Re: Newbie seeks salty dog(s) for some sage advice
My husband and I currently live aboard. I am 40 and he is 47. before we moved aboard, we contemplated the same sort of things that you are right now. This is what we did:
Since we were not experienced with larger boats, (my husband has sailed sun fishes, like you, and I was a novice) and din't know for sure how we were going to like spending alot of time aboard one, we decided that it would be best to start out with something small that we could learn on safely without having to take any type of classes, so we got a trailerable Chrysler 22 and took it to a large lake near our house. The marina there helped us step the mast and once up, we didn't have to take it down again because we decided to store it in their dry storage area. When we pulled it out of the water and onto the trailer, we towed it to the fenced in area with the truck and left it there on the trailer until the next weekend, with the mast up. The dry storage rate was cheap, about $50/month, so it made sense. It would cost more to tow it back and forth than to store it there, plus we didn't have to worry about the mast each time. The 22 didn't have an engine or GPS, but we were on a lake, so it didn't matter. We learned how to sail on the 22 and once we decided we did, in fact, like sailing, we sold the 22 and got a Chrysler 26 and took it to the coast. It did have an engine and GPS, since we were going to do coastal cruising. We lived about 2 hours from the coast at the time and every weekend we would go down and sail around the outer banks of NC. We did this for about a month or so and once we were comfortable, we decided to take a vacation and sail the boat down the intercoastal waterway from northern NC to southern SC. We had to go thru locks and drawbridges and learned how to properly operate the VHF radio. Talk about cackling....mess up on the VHF where everyone can hear you! Anyway, the trip went well and we decided that we wanted to live aboard. However, I decided that the 26 was not quite big enough if we were going to live on it full time so we began looking for a larger boat. We had to go thru many lemons before we found our peach. I can't stress enough how important it is to get a survey done before you spend tens of thousands of dollars! That is how you are sure you really are getting a sweet deal. We found a Endeavor 32 in Charleston, SC that was in pristine condition, one owner, and already had a refit (modern wiring, plumbing, nav. equipment, etc.) and all of the equipment already with it (paper charts, emergency kits, life jackets, flags, even a dinghy with an outboard). It was a turn key deal. We didn't need to purchase one thing before we could move aboard and leave.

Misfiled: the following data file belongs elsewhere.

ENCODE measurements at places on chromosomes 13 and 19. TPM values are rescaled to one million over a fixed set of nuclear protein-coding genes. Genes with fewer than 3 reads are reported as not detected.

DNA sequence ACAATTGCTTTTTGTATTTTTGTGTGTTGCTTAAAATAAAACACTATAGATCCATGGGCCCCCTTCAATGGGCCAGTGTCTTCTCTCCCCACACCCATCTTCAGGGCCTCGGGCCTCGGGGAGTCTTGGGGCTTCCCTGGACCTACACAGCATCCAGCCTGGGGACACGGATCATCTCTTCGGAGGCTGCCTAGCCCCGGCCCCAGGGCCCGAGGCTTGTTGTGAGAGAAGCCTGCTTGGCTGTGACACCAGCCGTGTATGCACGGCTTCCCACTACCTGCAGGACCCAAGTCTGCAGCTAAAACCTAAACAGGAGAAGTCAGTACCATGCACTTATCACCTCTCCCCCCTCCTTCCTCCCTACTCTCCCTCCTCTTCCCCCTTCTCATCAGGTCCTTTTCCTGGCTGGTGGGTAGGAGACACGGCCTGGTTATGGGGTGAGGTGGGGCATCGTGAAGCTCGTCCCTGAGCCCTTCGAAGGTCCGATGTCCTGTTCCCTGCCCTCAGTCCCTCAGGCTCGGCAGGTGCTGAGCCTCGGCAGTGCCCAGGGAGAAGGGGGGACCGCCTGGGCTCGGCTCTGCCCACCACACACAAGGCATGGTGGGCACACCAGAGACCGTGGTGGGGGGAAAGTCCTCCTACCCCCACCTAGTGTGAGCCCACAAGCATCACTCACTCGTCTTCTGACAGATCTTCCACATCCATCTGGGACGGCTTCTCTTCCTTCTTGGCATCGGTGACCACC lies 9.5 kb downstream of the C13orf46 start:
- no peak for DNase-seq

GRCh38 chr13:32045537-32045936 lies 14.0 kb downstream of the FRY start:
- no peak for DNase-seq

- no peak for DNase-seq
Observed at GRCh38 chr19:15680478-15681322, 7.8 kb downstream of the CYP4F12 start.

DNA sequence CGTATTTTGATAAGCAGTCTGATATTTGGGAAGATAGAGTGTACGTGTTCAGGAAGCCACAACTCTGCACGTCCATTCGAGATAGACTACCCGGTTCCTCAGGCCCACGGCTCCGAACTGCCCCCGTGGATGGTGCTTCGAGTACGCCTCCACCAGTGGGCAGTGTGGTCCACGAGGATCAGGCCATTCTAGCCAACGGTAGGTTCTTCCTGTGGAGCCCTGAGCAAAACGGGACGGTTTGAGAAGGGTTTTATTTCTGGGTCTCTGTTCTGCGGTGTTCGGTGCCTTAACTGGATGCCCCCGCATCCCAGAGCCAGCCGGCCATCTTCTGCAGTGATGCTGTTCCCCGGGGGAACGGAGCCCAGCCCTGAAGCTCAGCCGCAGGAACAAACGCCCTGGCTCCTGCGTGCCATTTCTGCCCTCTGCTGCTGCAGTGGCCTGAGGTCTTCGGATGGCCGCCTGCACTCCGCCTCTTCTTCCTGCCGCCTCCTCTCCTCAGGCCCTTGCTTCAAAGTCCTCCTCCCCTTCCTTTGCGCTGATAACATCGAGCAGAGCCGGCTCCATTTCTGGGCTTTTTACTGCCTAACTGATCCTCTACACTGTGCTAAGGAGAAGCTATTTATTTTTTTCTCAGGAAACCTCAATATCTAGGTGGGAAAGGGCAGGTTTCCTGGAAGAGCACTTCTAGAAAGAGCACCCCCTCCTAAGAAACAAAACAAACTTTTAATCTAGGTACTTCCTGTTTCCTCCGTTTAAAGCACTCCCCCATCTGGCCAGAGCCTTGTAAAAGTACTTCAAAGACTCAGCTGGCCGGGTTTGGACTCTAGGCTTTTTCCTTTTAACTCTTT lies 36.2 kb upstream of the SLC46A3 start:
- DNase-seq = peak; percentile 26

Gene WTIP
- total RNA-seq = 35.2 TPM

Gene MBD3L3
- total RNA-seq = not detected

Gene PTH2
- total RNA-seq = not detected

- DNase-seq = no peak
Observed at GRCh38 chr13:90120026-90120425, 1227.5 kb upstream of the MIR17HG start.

Since we made the decision to move aboard (after the ICW trip), we had been making arrangements to sell our business and house, so that was taken care of. I purchased the boat on October 30 and we provisioned that same day. We left for good on Halloween and haven't looked back since and that's been years ago.
However, we do know some couples that lease or rent out thier homes "just in case" they decide they ever want to live on land again and that also gives them extra money to either pay the mortgage or if the house is paid for, to live off of, and that works for them.
I hope some of this helps. We only paid $500 for the Chrysler 22 and $1,000 for the 26, so for a $1,500 investment, we were able to decide that this was the lifestyle we wanted.
I wish you guys all the best and hope to see you soon on the water!